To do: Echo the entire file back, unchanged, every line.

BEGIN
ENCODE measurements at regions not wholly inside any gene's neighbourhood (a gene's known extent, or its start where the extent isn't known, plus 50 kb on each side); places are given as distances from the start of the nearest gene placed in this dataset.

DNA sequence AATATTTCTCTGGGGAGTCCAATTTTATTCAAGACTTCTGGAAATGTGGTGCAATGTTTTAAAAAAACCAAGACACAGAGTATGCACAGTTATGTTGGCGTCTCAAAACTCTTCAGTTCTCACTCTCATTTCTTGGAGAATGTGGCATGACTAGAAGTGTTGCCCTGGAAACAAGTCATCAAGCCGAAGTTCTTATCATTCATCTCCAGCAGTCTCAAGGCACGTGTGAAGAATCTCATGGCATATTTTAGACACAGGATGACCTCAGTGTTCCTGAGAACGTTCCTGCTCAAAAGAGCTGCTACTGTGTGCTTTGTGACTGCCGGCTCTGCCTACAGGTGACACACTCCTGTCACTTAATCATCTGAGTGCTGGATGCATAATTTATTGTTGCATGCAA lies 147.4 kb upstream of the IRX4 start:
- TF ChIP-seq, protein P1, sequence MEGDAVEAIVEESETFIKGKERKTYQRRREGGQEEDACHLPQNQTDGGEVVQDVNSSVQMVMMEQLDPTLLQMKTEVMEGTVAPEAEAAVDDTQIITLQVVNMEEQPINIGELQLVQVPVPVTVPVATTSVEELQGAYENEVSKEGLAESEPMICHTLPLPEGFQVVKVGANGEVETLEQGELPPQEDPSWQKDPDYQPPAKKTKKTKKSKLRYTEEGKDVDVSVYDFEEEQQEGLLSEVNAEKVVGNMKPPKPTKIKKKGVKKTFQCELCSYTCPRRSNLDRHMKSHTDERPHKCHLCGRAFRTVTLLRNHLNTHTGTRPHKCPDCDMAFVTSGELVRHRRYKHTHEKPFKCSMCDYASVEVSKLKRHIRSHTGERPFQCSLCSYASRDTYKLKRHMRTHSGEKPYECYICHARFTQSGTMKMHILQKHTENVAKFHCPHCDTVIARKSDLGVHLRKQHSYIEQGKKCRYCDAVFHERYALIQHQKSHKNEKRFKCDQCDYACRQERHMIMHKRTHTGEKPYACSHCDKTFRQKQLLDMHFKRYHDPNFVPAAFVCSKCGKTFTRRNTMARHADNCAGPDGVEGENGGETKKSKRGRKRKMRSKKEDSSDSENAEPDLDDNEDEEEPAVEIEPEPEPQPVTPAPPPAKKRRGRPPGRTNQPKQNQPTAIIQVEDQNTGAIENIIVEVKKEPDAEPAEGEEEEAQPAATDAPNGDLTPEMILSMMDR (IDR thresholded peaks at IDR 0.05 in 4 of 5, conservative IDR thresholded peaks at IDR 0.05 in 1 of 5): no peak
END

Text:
ENCODE measurements at regions not wholly inside any gene's neighbourhood (a gene's known extent, or its start where the extent isn't known, plus 50 kb on each side); places are given as distances from the start of the nearest gene placed in this dataset.

DNA sequence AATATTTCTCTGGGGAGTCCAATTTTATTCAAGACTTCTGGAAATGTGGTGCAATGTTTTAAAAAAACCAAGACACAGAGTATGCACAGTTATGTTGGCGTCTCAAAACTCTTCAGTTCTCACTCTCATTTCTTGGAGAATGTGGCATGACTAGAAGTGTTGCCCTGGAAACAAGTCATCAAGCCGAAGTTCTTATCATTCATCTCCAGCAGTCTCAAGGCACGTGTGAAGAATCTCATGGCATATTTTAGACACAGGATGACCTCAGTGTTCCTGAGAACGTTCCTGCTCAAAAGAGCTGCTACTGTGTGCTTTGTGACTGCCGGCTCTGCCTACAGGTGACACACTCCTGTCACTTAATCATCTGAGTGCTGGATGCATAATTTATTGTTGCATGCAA lies 147.4 kb upstream of the IRX4 start:
- TF ChIP-seq, protein P1, sequence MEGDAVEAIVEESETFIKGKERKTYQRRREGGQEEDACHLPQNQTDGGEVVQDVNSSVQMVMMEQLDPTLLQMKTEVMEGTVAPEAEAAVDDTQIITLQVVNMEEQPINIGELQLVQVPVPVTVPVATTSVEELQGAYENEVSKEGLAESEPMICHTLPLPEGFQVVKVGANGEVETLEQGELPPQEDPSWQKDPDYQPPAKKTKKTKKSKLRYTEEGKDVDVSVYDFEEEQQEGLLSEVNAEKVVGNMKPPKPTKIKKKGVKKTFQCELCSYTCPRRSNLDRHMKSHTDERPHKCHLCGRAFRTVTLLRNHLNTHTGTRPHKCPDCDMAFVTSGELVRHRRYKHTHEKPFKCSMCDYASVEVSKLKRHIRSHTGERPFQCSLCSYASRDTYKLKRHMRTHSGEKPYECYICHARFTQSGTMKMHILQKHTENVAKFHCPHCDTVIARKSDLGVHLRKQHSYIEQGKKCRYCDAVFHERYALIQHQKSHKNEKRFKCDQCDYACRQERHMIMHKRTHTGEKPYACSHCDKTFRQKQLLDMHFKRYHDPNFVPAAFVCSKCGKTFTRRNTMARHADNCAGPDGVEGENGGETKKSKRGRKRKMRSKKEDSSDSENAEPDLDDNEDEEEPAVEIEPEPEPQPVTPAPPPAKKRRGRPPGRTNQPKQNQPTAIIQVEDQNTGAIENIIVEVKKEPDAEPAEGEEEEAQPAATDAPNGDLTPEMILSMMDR (IDR thresholded peaks at IDR 0.05 in 4 of 5, conservative IDR thresholded peaks at IDR 0.05 in 1 of 5): no peak